Chapter 4: Process or How the heck do I Invest in Equity Successfully?

4.4 X-Ray a shortlisted stock to confirm its Quality with speed and accuracy


What are the necessary and largely sufficient data points to look at to build conviction about a shortlisted opportunity? What structured report will make it easy to analyze and get useful insights of any stock and get better at it? What is required to feel confident about the future performance of the company? How do you do this without having to be an expert at financial data analysis?
 
The Quality FastTag on a stock provide by Moneyworks4me or some other screening method that you use will give you a shortlist of stocks that are investment worthy. But you need a way to confirm this for yourself so that you invest in it confidently but in a way that you can do it with speed and accuracy.  As a retail investor you don’t have the time, expertise and passion like Warren to sit around every day and study annual reports so thoroughly that you know more about the company that its overpaid CEO. Luckily, you don’t have to invest the amount of money that Warren does in any one stock. So, you need a very good fit-for-purpose but accurate reading on the stock that enables you to make an informed decision. You should be okay to miss out a few potential turnaround stocks, future winners but you want to avoid investing in a weak company. Remember, you will make your desired healthy returns on your portfolio even if you miss a few winners but buying more a couple of loser stocks will adversely impact your returns. 
 
Four Financial Parameters over 10 years in addition to the DeciZen Rating tells you one heck of lot about the company’s quality. They are:
  1. Earnings per Share (EPS)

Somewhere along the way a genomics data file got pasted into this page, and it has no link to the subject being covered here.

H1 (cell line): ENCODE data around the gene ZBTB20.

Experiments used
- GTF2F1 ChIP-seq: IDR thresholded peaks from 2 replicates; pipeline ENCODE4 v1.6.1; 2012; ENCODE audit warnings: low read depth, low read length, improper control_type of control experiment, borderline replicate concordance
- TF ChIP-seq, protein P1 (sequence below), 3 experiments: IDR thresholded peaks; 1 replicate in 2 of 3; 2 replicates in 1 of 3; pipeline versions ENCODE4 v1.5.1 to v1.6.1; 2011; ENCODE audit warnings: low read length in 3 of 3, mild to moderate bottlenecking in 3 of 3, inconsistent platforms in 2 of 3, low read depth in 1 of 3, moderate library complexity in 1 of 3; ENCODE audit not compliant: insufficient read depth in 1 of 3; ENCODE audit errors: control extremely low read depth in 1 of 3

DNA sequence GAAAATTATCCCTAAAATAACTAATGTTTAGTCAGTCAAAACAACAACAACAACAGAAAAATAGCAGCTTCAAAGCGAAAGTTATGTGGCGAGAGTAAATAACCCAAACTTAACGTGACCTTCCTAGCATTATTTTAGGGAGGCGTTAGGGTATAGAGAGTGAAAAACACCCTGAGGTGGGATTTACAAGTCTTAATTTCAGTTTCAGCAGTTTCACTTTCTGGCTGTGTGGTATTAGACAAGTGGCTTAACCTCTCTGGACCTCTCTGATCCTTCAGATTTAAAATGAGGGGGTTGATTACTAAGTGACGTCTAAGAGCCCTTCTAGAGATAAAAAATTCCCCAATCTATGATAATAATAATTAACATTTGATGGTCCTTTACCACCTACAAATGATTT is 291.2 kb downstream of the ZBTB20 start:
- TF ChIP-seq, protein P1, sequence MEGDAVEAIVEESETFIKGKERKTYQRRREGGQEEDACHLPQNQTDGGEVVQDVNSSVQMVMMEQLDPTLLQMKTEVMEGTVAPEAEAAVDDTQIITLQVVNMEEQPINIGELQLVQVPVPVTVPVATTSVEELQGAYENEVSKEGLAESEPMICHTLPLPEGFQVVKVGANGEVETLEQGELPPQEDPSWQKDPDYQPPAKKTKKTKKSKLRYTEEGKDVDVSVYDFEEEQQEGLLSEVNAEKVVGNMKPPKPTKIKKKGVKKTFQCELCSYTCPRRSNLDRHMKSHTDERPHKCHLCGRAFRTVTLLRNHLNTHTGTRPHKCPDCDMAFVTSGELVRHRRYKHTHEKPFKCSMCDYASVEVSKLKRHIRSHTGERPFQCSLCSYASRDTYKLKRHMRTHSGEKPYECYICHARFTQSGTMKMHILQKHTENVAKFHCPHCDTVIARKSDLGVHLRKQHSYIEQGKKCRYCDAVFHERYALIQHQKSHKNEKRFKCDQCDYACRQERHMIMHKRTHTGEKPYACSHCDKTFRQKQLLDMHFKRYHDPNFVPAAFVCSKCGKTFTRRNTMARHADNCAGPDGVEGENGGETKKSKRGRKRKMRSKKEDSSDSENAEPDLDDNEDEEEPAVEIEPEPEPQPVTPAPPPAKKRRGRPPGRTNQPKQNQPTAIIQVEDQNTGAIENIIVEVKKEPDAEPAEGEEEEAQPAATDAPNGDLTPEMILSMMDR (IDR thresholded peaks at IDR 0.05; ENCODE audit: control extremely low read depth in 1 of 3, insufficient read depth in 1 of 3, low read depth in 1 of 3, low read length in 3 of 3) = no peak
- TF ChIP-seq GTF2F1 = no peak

2. Net Sales
  3. Book Value per Share (BVPS)
  4. Debt-to-Operating Cash Flow.
Let’s see how!
 

What is Earning per Share, and why is it important? 

What is the first thing that you will look for in a company before investing? Obviously, whether it is making a profit  and consistently! Profit After Tax (PAT) is what shareholders get when all is said and done (though you actually get it in hand only when the company pays out dividends). Earnings per Share (EPS) is Profits-After-Tax per Share which tells us what profits you earned on every share that you own of the company. Why is this important?
 
When you put money in a Fixed Deposit, you may get an interest @7%; i.e. you get Rs. 7 a year for a Rs. 100 investment, in addition to a promise from the bank of getting back your Rs. 100 at the end of the term of the FD. EPS/Price is the equivalent of the interest rate earned by the company, its owners. It tells you that a company earning an EPS of Rs. 7, if available at a price of Rs. 100, has the same Yield rate as the interest on FD. EPS/Price is called Earning Yield, and the more popular ratio Price/EPS or P/E ratio or just PE is the inverse of this. 
 
But why would you pay more than Rs.100? The main fundamental reason could be that you expect the company to earn more than Rs. 7 the next year, and so on.  For this, you need to see how well the company has grown its EPS year after year. When you see this color-coded green on the company 10-Year X-Ray, it means it has clocked a healthy 12%+ growth in that year, if less than 8% it is coloured red and between 8 and 12% its OPrange. Seen over 10 years, you can easily conclude on its profit track record. 
 
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